KABUL, Afghanistan — The Taliban and other insurgent groups were responsible for nearly 80 percent of the civilian deaths in the war in Afghanistan last year, said a U.N. report released Saturday.
The report said the United Nations Assistance Mission in Afghanistan documented 3,021 civilian deaths in the conflict in 2011 — up 8 percent from 2010, which saw 2,790 deaths, and an increase of 25 percent from 2009, when 2,412 civilians were killed.
The U.N. said "anti-government elements" — shorthand for the Taliban and other insurgent groups — were responsible for 2,332, or 77 percent, of conflict-related deaths in 2011, up 14 percent from 2010.
The report said 410 civilian deaths, or 14 percent of the 2011 total, were caused by operations by "pro-government forces," or Afghan, U.S. and international security forces — a drop of 4 percent from 2010. A further 279 deaths, or 9 percent of civilian fatalities, could not be blamed on any side.
Never miss a local story.
A leading Afghan politician and women's rights activist labeled Taliban leader Mullah Mohammad Omar a hypocrite and called his followers terrorists in the wake of the report.
"Civilian casualties by any side are not acceptable," said Fawzia Kufi, a member of Parliament and head of the National Assembly's women's affairs committee. She said the Afghan government as well as U.S. and international forces had to accept responsibility for not doing enough to protect innocent Afghans in the conflict.
But the Taliban had made terrorism the centrepiece of their strategy in Afghanistan. "They go for terrorist attacks," said Kufi, "They are intentionally targeting civilians."
Kufi accused the Taliban and Omar of hypocrisy and dishonesty.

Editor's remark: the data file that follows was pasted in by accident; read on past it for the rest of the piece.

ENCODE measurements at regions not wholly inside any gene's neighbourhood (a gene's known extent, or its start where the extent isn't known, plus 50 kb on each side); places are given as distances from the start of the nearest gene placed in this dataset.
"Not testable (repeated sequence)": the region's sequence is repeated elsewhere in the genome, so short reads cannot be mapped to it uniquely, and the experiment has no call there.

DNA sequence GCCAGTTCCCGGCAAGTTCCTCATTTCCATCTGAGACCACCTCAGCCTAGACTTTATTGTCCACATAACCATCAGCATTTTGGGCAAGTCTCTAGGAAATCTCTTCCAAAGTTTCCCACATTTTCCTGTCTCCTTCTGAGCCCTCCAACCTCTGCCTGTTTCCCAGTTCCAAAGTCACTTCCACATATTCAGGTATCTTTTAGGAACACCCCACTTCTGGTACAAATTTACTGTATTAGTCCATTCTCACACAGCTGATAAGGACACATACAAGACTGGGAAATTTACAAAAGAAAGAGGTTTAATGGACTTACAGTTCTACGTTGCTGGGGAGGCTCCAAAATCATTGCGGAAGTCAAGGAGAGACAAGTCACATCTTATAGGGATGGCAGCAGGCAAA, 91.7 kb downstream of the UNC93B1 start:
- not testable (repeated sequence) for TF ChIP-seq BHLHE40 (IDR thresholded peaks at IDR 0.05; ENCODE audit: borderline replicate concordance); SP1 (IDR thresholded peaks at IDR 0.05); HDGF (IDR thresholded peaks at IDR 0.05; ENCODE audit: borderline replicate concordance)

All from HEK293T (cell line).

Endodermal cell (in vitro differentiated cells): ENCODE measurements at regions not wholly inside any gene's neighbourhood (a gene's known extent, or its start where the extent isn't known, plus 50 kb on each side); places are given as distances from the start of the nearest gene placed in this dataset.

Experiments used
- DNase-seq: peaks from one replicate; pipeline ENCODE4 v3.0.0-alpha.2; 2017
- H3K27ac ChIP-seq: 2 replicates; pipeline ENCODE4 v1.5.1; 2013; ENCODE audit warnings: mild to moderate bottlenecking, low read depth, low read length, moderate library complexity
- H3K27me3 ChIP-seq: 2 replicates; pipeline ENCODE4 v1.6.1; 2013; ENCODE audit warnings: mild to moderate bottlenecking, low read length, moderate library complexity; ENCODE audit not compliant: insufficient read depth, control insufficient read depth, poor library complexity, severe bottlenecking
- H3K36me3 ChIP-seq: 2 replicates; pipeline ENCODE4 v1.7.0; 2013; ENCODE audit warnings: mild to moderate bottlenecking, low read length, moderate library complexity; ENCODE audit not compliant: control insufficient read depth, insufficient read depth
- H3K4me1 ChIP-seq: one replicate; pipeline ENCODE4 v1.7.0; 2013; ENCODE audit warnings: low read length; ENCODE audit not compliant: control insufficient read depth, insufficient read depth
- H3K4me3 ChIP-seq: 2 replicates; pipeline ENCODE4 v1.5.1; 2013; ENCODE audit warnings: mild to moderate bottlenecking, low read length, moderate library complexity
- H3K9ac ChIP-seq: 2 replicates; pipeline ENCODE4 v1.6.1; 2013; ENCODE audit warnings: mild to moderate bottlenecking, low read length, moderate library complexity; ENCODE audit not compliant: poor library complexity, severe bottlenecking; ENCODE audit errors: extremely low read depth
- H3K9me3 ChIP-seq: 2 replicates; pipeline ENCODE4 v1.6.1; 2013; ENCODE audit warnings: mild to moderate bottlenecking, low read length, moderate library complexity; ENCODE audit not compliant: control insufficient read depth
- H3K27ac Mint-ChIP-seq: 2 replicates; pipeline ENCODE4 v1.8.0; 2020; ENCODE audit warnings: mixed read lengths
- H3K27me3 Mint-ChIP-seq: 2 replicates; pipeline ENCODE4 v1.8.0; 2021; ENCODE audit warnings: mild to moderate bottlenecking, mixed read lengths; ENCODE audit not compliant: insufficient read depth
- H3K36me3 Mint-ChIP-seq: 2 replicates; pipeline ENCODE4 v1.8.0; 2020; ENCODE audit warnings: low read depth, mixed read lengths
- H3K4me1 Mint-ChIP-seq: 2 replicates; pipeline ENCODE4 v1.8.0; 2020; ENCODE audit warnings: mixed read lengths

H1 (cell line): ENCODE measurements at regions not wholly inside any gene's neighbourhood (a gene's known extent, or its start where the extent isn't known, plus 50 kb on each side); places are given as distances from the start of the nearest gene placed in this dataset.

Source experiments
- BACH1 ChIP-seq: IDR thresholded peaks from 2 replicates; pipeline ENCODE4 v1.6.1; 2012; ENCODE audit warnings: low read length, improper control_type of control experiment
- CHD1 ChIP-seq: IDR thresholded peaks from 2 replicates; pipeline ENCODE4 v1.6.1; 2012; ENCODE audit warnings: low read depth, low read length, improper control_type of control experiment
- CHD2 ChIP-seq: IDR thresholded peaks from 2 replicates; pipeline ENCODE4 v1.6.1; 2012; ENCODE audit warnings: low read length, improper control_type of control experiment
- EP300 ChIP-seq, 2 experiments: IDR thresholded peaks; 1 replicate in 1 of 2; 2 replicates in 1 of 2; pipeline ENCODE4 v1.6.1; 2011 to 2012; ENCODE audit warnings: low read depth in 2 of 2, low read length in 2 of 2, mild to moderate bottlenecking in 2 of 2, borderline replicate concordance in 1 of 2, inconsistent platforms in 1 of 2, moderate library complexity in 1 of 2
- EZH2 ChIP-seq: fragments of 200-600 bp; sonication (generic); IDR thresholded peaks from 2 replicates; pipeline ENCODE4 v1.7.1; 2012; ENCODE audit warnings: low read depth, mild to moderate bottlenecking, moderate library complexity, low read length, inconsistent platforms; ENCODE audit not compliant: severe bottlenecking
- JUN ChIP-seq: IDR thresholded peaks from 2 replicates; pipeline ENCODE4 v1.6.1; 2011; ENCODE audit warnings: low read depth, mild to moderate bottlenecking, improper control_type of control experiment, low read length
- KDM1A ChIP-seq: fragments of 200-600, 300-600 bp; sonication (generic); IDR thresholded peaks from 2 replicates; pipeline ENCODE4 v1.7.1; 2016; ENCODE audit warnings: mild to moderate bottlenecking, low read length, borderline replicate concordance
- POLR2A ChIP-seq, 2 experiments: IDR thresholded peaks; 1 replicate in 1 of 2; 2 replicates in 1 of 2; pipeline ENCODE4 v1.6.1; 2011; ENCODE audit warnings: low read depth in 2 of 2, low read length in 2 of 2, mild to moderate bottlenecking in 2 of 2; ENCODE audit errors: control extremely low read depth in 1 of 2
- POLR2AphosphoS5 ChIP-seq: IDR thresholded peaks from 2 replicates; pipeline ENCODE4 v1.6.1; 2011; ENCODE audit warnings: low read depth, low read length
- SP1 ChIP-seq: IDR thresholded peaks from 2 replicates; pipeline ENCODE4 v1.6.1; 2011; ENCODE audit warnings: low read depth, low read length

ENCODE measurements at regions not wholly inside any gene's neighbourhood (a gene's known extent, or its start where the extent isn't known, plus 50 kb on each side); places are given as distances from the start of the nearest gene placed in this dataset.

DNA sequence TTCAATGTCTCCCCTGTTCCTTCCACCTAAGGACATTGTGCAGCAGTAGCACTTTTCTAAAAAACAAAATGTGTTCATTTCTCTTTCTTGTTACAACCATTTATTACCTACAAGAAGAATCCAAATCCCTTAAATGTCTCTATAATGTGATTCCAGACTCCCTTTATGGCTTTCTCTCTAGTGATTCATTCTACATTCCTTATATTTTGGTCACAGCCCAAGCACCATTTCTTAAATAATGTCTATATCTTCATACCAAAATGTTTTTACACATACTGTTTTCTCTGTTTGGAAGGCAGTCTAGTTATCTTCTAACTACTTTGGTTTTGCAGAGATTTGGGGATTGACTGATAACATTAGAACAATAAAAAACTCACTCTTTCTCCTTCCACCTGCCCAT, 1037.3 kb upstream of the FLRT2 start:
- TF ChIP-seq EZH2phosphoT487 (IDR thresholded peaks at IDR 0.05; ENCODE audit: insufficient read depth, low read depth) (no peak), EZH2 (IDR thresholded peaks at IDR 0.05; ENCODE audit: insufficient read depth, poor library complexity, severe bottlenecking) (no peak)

"Mullah Omar said during (last year's Muslim festival of) Eid that civilian casualties were unacceptable, and that deliberately killing civilians was a breach of human rights," but the insurgents were attacking more civilians than previously, she said.
The U.N. report said the record loss of life of Afghan children, women and men "resulted from changes in the tactics of anti-government elements and changes in the effects of tactics of parties to the conflict."
Insurgents "used improvised explosive devices more frequently and more widely across the country, conducted deadlier suicide attacks yielding greater numbers of victims, and increased the unlawful and targeted killing of civilians," the report said.
The Taliban were targeting civilians as an act of terror, said Kufi, because they were being defeated by U.S. and international forces, but "they cannot justify their actions."
Attempts Saturday to reach Taliban spokesmen for comment were not successful.
Abdul Hakim Mujahid, a member of Afghanistan's High Peace Council, which is tasked with promoting negotiations with the insurgency, and formerly the Taliban ambassador to the U.N., told McClatchy on Saturday that he had not read the U.N. report. He described Kufi's criticism of the Taliban as "a media fight."
"I have absolutely no comment," said Mujahid.
U.S. Gen. John R. Allen, who commands U.S. and international forces in Afghanistan, said they would continue to do everything possible to reduce Afghan civilian casualties.